After leading the pro-transparency group Baltosios Pirštinės [White Gloves] businessman Tadas Langaitis joined TS-LKD along with G. Landsbergis in 2014. His prominence in the party is demonstrated by his posting as director of the party electoral headquarters. That is not to say, however, that it will be a very easy way into Seimas for him either. Langaitis is running for candidacy in the Kaunas Panemunė district which has been locked down by former conservative Vida Marija-Čigriejienė, who left the party after disagreements with its leadership. If Langaitis succeeds in convincing voters he is the “real” conservative candidate, entering Seimas would become simpler.
The popular former Police Chief Prosecutor and former Minister of the Interior is placed first in the LVŽS electoral roll. His chances to enter Seimas were put on clear display when on his candidacy being announced in the Vilnius Karoliniškės district, both Linas Balsys, who had won there previously, and former Vilnius mayor Artūras Zuokas withdrew from the district.
Karbauskis is no newcomer to politics, first entering Seimas two decades ago, that said the LVŽS had vanished from the Lithuanian political map for the past eight years. That said, successful communication, a focus on sobriety and patronism, attracting popular public figures and the weakness of the coalition government have been a recipe for success for the party, practically allowing the number two in the party electoral roll, Karbauskis, to already get to measure his chair in Seimas.
Jovaiša is one of the examples of the LVŽS’ strategy to include non-partisan experts into their electoral roll. He is currently dean of the history faculty in the Lithuanian University of Educology. Jovaiša is not a widely known figure, but he is nigh guaranteed a seat, being number 4 in the LVŽS electoral roll.
Veryga is seen as the “Peasant’s” potential candidate for Minister of Healthcare. He is well known for his strong statements on fighting alcoholism and the alcohol industry. A psychiatrist by trade, Veryga is fifth on the party electoral roll which should suffice to enter Seimas, given that LVŽS is currently seen as the second most popular party.
Economist S. Jakeliūnas initially was connected to the coalition government, being an advisor to PM Butkevičius. After resigning following disagreements on economic and financial policy, Jakeliūnas ended up in the LVŽS. While his electoral roll position is only 9, he is still likely to enter Seimas due to the party’s surging popularity.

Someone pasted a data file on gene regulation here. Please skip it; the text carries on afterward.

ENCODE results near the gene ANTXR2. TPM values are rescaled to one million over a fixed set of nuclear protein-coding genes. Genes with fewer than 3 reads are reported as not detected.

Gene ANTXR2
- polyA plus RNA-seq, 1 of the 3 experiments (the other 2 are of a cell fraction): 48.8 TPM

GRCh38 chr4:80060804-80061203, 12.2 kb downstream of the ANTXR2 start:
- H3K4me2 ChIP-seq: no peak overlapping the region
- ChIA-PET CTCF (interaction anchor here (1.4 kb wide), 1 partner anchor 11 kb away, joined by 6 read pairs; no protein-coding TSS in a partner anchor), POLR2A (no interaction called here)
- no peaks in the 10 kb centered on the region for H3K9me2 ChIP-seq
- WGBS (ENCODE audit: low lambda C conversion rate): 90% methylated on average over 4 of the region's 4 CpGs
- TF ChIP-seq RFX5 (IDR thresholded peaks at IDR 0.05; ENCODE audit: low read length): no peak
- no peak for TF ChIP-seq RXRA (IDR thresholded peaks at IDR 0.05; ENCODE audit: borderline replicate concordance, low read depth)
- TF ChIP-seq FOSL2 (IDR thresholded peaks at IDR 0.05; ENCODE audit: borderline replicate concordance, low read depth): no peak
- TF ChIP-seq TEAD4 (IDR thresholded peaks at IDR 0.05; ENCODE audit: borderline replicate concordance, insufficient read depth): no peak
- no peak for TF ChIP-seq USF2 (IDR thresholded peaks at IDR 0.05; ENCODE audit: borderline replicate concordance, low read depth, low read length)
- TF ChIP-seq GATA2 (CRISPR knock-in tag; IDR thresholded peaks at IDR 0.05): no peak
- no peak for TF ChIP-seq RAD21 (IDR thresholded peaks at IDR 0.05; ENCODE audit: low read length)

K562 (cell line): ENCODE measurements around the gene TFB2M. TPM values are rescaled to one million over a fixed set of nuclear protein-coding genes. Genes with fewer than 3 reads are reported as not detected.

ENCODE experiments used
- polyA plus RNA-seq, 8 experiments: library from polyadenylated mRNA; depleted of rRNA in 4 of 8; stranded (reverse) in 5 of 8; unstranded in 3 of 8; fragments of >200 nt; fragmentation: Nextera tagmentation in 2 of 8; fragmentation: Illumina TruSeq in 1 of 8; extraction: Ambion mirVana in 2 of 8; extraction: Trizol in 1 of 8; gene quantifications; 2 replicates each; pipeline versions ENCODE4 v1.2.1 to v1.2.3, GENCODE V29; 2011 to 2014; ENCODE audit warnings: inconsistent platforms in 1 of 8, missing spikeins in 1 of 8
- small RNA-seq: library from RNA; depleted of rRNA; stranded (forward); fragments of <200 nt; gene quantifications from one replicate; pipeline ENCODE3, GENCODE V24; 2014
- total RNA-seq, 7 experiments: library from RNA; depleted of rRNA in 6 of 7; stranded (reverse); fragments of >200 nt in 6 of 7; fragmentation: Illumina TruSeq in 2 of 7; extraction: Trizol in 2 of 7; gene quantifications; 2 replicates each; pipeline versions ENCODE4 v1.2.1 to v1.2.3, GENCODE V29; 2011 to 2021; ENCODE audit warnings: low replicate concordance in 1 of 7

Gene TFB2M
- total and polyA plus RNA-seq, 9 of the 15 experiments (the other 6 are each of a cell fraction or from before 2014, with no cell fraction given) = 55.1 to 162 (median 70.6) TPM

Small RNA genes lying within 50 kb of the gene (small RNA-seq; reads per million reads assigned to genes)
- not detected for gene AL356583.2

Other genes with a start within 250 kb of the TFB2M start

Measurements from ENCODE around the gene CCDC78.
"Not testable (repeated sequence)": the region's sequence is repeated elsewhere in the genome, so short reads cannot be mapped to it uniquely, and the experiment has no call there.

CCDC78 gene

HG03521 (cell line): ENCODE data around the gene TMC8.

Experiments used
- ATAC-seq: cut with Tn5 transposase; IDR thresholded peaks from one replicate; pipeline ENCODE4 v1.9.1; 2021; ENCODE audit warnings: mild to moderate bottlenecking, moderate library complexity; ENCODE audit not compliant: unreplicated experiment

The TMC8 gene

The current Minister of Finance is the only new face in the Social Democrat electoral roll. Having six years of experience as the Lithuanian representative in the European Court of Auditors, she is seen as an answer to the Conservative Šimonytė. Being number 3 on the electoral roll, she is undoubtedly going to enter Seimas.
The Olympic champion in discus throw has decided to throw in his lot with the Liberal Movement, which has answered the LVŽS focus on experts and TS-LKD focus on the younger generation with famous sportsmen. Being second on the electoral roll, if the Liberal Movement passes the 5% vote barrier, he will become member of Seimas.
Gelūnas is currently the Lithuanian ambassador to UNESCO, previously having been Minister of Culture. He initially entered with Arūnas Valinskas’ party, but moved to the Liberal Movement when the former splintered. Currently he is number 5 in the party electoral roll and should become a member of Seimas if the party passes the 5% vote barrier.
Just as the discus thrower Alekna and chess master V Čmilytė-Nielsen, the strongman is another of the sportsmen to represent the Liberal Movement. Unlike the other two, however, Savickas worked with Artūras Zuokas’ party for a decade already, moving to the Liberal Movement only last year. Nevertheless, at number 9 on the electoral roll, he has real chance of entering Seimas if, once again, the Liberals pass the 5% voter barrier.
The Labour Party, just as its coalition partners has been focusing on known and tried politicians. Nevertheless they do have a new candidate in the party ranks. Having been a member of the Vilnius municipal council in 2011-2015, Kačinskaitė-Urbonienė is now looking to enter Seimas. Being number 5 on the party electoral roll makes this very likely.